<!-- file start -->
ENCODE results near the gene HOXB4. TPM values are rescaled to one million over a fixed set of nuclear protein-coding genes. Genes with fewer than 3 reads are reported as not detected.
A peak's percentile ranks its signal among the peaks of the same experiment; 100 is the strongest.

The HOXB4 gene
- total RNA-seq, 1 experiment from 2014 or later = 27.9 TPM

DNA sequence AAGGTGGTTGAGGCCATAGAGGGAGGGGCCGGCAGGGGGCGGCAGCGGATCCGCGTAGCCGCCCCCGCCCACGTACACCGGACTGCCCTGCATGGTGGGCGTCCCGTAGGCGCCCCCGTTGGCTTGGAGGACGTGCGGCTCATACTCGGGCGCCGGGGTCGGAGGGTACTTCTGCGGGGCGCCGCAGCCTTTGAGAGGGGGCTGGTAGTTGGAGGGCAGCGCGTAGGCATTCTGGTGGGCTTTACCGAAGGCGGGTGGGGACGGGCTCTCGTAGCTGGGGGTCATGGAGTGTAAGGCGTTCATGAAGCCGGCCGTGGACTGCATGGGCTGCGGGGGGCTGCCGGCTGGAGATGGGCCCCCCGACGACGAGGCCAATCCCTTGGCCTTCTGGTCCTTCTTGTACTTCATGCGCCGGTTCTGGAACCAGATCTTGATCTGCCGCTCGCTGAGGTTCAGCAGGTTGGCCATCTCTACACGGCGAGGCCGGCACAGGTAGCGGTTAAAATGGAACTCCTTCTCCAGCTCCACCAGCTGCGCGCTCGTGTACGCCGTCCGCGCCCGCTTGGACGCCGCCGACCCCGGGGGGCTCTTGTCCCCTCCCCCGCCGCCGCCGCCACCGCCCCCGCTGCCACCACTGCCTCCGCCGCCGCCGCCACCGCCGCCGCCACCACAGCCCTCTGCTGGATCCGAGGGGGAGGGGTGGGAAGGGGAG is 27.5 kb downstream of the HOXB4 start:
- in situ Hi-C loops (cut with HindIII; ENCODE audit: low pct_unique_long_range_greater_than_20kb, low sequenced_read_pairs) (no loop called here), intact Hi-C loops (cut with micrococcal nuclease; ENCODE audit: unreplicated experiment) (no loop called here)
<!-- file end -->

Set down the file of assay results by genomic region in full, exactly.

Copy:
ENCODE results near the gene HOXB4. TPM values are rescaled to one million over a fixed set of nuclear protein-coding genes. Genes with fewer than 3 reads are reported as not detected.
A peak's percentile ranks its signal among the peaks of the same experiment; 100 is the strongest.

The HOXB4 gene
- total RNA-seq, 1 experiment from 2014 or later = 27.9 TPM

DNA sequence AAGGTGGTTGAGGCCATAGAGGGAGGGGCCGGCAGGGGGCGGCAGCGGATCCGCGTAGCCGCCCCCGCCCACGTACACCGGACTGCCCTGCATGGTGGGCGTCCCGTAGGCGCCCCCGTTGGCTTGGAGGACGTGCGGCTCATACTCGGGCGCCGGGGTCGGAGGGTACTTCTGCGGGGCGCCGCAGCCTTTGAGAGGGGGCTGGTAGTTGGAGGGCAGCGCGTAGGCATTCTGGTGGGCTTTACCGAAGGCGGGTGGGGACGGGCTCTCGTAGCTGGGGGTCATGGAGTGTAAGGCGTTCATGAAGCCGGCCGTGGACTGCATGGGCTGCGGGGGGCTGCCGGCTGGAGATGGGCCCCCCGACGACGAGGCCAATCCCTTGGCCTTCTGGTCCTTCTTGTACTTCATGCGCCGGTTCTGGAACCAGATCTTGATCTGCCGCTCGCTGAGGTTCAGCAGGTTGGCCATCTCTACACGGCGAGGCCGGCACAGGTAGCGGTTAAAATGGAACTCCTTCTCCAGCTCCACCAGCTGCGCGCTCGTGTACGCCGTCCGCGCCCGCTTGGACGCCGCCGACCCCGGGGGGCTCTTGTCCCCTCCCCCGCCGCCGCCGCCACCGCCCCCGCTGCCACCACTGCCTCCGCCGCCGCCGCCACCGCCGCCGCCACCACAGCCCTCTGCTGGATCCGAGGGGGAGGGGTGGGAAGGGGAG is 27.5 kb downstream of the HOXB4 start:
- in situ Hi-C loops (cut with HindIII; ENCODE audit: low pct_unique_long_range_greater_than_20kb, low sequenced_read_pairs) (no loop called here), intact Hi-C loops (cut with micrococcal nuclease; ENCODE audit: unreplicated experiment) (no loop called here)